Taiwan Sign Language

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Taiwan Sign Language
Taiwan Ziran Shouyu
Native toTaiwan
Native speakers
20,000 (2004)[1]
Japanese Sign
  • Taiwan Sign Language
Language codes
ISO 639-3tss
Glottologtaiw1241

Taiwan Sign Language (TSL; Chinese: 台灣手語; pinyin: Táiwān Shǒuyǔ) is the sign language most commonly used by the deaf and hard of hearing in Taiwan.

History[edit]

The beginnings of Taiwan Sign Language date from 1895.[2]

The origins of TSL developed from Japanese Sign Language during Japanese rule. TSL is considered part of the Japanese Sign Language family.[3]

TSL has some mutual intelligibility with both Japanese Sign Language and Korean Sign Language; it has about a 60% lexical similarity with JSL.[2]

There are two main dialects of TSL centered on two of the three major sign language schools in Taiwan: one in Taipei, the other in Tainan City. There is a variant based in Taichung, but this sign language is essentially the same as the Tainan school.

After the retrocession of Taiwan to the ROC, Taiwan absorbed an influx of Chinese Sign Language users from mainland China who influenced TSL through teaching methods and loanwords.[2]

Serious linguistic research into TSL began in the 1970s and is continuing at present. The first International Symposium on Taiwan Sign Language Linguistics was held on March 1–2, 2003, at National Chung Cheng University in Minxiong, Chiayi, Taiwan.

Functional markers[edit]

TSL, like other sign languages, incorporates non-manual markers with lexical, syntactic, discourse, and affective functions. These include brow raising and furrowing, frowning, head shaking and nodding, and leaning and shifting the torso.[4]

Notes[edit]

  1. ^ Taiwan Sign Language at Ethnologue (18th ed., 2015)
  2. ^ a b c Fischer, Susan et al. (2010). "Variation in East Asian Sign Language Structures" in Sign Languages, p. 501 at Google Books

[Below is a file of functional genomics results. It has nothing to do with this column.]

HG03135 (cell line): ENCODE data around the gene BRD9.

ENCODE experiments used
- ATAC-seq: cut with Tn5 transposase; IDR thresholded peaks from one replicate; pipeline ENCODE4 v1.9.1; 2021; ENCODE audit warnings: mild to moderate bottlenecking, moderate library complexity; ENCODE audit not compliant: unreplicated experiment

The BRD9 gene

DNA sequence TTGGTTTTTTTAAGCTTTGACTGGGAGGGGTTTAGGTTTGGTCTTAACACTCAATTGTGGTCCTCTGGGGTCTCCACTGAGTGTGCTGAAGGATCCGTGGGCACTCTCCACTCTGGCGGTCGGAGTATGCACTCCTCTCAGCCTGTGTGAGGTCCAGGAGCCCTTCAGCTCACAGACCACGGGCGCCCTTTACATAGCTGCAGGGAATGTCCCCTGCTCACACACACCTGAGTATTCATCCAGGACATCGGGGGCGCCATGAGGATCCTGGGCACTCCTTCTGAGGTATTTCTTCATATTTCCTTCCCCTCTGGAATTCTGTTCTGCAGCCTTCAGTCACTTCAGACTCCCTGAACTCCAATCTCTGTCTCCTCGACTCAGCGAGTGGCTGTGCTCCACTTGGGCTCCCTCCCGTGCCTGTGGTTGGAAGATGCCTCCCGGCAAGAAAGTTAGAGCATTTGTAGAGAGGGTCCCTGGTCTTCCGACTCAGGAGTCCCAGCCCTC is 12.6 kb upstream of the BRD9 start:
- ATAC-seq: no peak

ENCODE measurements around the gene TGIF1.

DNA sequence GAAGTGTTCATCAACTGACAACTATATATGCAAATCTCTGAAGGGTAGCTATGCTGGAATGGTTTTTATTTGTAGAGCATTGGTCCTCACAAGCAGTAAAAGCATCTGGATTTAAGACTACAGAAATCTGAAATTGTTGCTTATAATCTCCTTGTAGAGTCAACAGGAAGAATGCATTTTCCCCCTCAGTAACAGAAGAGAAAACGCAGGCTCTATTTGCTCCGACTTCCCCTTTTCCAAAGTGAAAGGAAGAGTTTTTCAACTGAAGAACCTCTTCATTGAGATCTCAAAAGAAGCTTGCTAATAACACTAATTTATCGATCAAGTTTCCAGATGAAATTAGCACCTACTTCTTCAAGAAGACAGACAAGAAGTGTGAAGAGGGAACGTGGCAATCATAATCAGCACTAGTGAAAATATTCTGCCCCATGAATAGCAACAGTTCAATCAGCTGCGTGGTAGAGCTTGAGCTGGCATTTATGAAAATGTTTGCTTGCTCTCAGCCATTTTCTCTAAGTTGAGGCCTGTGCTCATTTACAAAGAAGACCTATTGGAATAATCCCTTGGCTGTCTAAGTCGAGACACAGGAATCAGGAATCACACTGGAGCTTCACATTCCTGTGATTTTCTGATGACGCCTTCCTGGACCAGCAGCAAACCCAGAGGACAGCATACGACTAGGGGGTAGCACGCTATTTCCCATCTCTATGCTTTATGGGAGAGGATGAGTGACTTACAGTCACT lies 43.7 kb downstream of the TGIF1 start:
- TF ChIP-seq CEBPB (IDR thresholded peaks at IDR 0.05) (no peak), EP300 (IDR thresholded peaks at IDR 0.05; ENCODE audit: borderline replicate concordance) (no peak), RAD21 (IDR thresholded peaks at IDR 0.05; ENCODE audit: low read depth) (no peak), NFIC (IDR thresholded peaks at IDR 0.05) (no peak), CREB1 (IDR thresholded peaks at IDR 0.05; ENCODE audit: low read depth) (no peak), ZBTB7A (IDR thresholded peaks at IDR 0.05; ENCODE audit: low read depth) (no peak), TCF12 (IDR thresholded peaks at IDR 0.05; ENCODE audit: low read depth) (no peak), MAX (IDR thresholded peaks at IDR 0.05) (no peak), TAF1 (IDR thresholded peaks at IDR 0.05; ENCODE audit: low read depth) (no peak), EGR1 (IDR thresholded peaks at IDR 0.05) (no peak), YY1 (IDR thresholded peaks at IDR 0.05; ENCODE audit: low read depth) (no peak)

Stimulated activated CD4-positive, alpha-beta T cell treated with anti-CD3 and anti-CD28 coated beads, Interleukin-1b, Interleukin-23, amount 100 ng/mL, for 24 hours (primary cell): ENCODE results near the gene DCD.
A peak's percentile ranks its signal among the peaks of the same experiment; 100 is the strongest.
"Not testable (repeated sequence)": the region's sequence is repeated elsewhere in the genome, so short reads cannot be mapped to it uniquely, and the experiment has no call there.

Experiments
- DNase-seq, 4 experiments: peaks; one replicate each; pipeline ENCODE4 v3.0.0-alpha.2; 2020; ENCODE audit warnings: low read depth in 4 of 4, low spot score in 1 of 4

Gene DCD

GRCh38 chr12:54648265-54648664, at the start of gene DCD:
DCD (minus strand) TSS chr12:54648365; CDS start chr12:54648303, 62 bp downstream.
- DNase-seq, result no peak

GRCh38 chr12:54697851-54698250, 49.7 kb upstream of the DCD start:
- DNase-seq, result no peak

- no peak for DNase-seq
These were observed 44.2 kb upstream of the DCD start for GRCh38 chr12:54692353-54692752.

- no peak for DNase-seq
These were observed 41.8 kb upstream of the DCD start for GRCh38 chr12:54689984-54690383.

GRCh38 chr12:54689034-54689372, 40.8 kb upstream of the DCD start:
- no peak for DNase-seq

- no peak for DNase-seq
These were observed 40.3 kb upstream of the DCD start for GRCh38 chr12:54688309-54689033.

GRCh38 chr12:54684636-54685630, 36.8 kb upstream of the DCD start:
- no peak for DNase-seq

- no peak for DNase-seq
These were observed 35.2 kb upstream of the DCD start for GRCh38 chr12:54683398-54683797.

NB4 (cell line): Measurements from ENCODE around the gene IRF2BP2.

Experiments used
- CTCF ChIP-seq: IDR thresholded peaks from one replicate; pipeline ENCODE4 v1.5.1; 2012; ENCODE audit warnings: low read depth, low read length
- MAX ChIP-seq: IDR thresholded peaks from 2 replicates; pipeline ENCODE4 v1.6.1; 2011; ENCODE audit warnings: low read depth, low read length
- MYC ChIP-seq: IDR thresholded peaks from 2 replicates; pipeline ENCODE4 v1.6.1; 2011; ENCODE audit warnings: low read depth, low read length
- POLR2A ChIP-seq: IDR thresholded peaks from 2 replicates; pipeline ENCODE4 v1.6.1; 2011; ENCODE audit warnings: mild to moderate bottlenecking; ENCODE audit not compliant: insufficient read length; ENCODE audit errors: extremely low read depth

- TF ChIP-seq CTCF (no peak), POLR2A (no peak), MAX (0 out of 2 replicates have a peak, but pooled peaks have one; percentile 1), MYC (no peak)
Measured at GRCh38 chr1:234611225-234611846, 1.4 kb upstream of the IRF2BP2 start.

3. ^ Fischer, p. 499 at Google Books
  4. ^ Fischer, p. 507 at Google Books

References[edit]

  • Brentari, Diane. (2010). Sign Languages. Cambridge: Cambridge University Press. ISBN 9780521883702; OCLC 428024472
  • Huteson, Greg (2003). "Report on Social, Educational, and Sociolinguistic Issues that Impact the Deaf and Hard of Hearing Population of Taiwan" (PDF). SIL International.
  • Shih Wen-han & Ting Li-fen, ed. (1999). Shou Neng Sheng Ch'iao Vol. I (13th ed.). Taipei: National Association of the Deaf in the Republic of China.

Further reading[edit]

  • Sasaki, Daisuke. (2007). "Comparing the lexicons of Japanese Sign Language and Taiwan Sign Language: a preliminary study focusing on the difference in the handshape parameter," Sign Language in Contact: Sociolinguistics in Deaf Communities (David Quinto-Pozos, editor). Washington, D.C.: Gallaudet University Press. ISBN 9781563683565; OCLC 154789790
  • Smith, Wayne H. Taiwan Sign Language research: an historical overview. Language and Linguistics (Taipei) 6.2 (2005): 187–215. Online free access
  • Moratto, Riccardo. (2020). Taiwan Sign Language Interpreting: Theoretical Aspects and Pragmatic Issues. New York: Peter Lang.

External links[edit]